Inflation is hitting Generation Zers, too. Here's how they are fighting back.

Brandon Griffin

Forty years ago, inflation scarred many baby boomers in their youth. And the Great Recession in the 2000s left many Gen X and Millennials hesitant to accumulate college debt – or stuck living with relatives.

Now, Generation Z, the nearly 68 million Americans between ages 9 and 24, is experiencing potentially life-altering challenges, including the COVID-19 pandemic and record inflation.

How this generation will fare remains to be seen. If 10,000 of the eldest members of the cohort in attendance at the Future Business Leaders of America national business conference in July are any indication, they plan to meet the challenges on their terms.

Here's how.  

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Gen Z is out for travel revenge 

After spending months in quarantine and deprived of social gatherings with peers, Gen Z is determined to travel again. According to Expedia, nearly two-thirds of Gen Z is planning “revenge travel,” and 8 in 10 of the 2,200 survey participants are seeking unique experiences for their next trip.

More than 12,000 Gen Z students and their academic advisers conquered the July Fourth ‘travel drama’  en route to the conference in Chicago. FBLA is among the largest business career and technical student organizations in the world, helping more than 230,000 members prepare for careers in business each year.

“Our student leaders were very vocal about their desire to have an in-person conference this year, after two years of having a virtual conference experience,” Alex Graham, president & CEO of FBLA, told USA TODAY.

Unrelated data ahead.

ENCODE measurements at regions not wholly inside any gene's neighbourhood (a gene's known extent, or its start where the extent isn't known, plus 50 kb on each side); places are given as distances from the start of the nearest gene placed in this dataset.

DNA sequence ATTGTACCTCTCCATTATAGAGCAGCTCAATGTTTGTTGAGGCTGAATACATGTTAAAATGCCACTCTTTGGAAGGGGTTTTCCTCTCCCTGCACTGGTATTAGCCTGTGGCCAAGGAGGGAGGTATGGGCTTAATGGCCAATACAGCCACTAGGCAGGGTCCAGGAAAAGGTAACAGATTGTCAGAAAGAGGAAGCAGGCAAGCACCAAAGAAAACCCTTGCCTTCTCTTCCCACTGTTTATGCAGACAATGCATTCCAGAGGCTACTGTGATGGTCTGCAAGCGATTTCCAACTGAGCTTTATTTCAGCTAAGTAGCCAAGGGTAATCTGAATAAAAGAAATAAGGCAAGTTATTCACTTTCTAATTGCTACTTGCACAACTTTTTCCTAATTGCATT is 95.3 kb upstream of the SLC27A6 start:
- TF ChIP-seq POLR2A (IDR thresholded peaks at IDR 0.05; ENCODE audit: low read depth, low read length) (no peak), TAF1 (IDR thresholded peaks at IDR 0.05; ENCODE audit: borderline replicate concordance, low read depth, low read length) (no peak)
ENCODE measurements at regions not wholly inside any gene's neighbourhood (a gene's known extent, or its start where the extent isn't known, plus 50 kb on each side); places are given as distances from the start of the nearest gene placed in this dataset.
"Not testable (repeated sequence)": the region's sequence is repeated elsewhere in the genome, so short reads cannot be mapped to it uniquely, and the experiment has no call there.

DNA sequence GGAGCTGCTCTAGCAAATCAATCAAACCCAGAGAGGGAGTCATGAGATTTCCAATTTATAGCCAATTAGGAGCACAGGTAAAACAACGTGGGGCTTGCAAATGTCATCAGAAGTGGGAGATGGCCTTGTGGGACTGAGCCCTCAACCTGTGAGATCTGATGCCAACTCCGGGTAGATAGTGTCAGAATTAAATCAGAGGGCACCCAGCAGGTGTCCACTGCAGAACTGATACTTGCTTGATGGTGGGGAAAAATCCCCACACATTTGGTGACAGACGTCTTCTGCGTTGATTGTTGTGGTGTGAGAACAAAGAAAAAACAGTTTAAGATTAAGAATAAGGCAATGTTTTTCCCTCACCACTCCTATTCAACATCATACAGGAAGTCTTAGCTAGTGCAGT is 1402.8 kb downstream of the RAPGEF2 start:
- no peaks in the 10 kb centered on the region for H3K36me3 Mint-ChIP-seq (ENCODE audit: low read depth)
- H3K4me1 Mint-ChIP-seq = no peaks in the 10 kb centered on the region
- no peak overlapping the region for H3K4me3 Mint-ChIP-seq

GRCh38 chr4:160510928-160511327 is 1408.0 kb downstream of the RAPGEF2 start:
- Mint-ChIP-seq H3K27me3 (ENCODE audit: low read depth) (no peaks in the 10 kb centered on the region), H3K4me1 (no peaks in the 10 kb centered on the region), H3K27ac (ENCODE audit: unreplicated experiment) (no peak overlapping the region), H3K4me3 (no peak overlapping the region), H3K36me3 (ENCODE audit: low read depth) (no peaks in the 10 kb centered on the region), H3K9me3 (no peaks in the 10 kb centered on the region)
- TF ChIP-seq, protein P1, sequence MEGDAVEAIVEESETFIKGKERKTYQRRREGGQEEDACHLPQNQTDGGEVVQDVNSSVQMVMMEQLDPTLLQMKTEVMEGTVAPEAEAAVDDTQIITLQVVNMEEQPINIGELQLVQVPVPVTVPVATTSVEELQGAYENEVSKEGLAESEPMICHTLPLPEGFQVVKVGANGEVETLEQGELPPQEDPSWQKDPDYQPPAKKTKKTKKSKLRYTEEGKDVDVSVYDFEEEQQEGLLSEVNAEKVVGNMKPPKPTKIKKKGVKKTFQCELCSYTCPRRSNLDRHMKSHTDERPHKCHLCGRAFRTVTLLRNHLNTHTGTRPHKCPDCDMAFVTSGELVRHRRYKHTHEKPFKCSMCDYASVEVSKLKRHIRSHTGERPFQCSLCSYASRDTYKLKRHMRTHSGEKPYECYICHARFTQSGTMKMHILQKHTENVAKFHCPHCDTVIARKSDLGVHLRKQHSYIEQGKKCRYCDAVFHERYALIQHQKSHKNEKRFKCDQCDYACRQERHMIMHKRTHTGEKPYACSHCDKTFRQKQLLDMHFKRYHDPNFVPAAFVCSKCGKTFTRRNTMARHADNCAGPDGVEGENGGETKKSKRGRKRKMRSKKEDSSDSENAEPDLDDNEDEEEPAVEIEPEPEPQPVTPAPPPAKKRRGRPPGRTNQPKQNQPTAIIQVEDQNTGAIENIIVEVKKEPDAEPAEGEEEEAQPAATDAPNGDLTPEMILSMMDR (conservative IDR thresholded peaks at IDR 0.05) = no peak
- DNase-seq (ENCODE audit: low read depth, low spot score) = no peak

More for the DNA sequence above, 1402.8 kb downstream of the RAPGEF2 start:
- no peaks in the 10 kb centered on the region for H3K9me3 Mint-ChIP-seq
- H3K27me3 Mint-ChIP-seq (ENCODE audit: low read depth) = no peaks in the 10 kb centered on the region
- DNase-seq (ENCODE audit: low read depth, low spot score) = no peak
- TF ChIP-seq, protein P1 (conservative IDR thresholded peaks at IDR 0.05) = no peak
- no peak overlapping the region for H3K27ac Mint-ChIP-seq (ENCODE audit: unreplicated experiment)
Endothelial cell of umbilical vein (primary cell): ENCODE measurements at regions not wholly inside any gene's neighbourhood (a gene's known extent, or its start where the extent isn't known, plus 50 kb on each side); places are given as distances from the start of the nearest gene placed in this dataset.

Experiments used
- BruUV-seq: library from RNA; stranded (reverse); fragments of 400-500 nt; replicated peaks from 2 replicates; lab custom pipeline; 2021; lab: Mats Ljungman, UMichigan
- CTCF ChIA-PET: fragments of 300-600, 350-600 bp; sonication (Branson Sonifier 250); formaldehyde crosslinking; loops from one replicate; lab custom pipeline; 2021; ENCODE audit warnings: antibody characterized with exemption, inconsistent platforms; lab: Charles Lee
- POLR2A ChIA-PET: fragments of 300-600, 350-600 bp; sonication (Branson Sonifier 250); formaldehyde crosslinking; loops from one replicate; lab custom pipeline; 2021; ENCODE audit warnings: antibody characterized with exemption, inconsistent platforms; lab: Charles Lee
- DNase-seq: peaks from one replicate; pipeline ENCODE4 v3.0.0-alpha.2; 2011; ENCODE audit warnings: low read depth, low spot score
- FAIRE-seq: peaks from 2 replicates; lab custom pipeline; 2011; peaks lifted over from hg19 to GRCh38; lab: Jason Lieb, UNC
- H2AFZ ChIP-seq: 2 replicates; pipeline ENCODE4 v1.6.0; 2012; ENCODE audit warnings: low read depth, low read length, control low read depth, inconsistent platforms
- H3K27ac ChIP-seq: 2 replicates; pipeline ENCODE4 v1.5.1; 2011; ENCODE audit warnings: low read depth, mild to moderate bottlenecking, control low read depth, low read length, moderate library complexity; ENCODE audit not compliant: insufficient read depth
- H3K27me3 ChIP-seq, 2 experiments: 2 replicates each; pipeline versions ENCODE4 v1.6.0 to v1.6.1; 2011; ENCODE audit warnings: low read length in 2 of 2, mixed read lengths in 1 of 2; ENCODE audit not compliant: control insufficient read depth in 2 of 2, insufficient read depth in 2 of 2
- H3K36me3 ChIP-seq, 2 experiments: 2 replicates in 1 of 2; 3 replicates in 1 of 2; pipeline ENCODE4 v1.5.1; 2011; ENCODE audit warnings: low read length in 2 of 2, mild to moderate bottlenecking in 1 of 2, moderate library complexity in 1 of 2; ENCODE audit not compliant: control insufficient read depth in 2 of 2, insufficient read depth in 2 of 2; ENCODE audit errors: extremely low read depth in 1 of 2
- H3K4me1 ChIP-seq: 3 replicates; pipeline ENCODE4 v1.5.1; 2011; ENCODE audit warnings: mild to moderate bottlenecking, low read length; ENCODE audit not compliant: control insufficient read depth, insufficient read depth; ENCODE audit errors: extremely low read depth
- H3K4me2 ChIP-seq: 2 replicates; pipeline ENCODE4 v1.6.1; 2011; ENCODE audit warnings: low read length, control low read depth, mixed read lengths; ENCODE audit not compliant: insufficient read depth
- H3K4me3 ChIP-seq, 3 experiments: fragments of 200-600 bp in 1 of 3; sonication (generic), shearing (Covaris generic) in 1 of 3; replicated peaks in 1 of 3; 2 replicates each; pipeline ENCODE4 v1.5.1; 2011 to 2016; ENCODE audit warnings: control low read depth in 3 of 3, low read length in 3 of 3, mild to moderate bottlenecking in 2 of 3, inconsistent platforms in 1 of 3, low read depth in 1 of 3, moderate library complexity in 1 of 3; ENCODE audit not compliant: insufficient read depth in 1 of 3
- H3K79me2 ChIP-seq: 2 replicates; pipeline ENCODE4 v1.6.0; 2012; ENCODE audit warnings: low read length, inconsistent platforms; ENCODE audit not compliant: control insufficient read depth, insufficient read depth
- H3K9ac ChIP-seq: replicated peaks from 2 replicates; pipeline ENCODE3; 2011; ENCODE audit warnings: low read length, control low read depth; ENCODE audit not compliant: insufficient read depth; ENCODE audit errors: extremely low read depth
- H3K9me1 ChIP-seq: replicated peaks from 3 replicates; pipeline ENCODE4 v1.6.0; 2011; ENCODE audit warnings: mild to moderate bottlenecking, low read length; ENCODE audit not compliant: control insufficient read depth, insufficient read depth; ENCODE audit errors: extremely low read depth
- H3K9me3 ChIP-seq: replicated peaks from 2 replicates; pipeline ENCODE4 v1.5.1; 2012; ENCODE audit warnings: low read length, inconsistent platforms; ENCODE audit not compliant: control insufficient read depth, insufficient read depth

Graham said the conference had a $42 million economic impact on Chicago, indicative in part of pent-up demand for travel. 

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How does Gen Z feel about work?

After seeing the fallout from the recession, widespread job loss, and movements for social justice, members of Gen Z have high professional expectations of their employers, and are likely to change jobs more frequently compared with previous generations.

The average length of time Gen Z spent in a job is about two years, according to a Career Builder survey, and insights from the "Great Resignation" indicate that 20% of millennial and Gen Z job seekers would leave a job within a month if they felt the job wasn’t as advertised.

They plan to battle with transferable job skills. Participation in FBLA, for example, helps students develop transferable skills to maintain competitiveness in the workforce.

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How does inflation impact Gen Z?

Inflation hit a 40-year high of 9.1% in June, and the hike in interest rates directly impacts Generation Z's ability to afford college. 

Christopher Gray, the founder of Scholly, a scholarship app that has helped students win more than $100 million, said there is a direct relationship between the economy and student debt.

“When interest rates are higher, student loan rates are higher, and student debt increases," said Gray, keynote speaker at the national conference and an FBLA and Shark Tank alum. "Parents have higher mortgages, credit card payments, and scholarships help relieve the burden from parents and the students.”

 Nearly 70% of FBLA members say they are first-generation college students.

Students who were successful in the competitive business events during the national conference won cash awards, conference scholarships, and other incentives totaling more than $200,000, according to FBLA.

Some students were awarded full-ride scholarships to college partners such as Johnson & Wales University.

Khushi Patel is an incoming freshman at UCLA and a first-place winner of FBLA’s Future Business Leader Award. 

“I am the second sibling in my family going to college, and it’s definitely expensive," she said. "We are grateful for all the help we can get.”

Brandon Griffin is head of B2B Marketing for Gannett's LOCALiQ UK, a life coach for young professionals, and a Future Business Leaders of America national board member.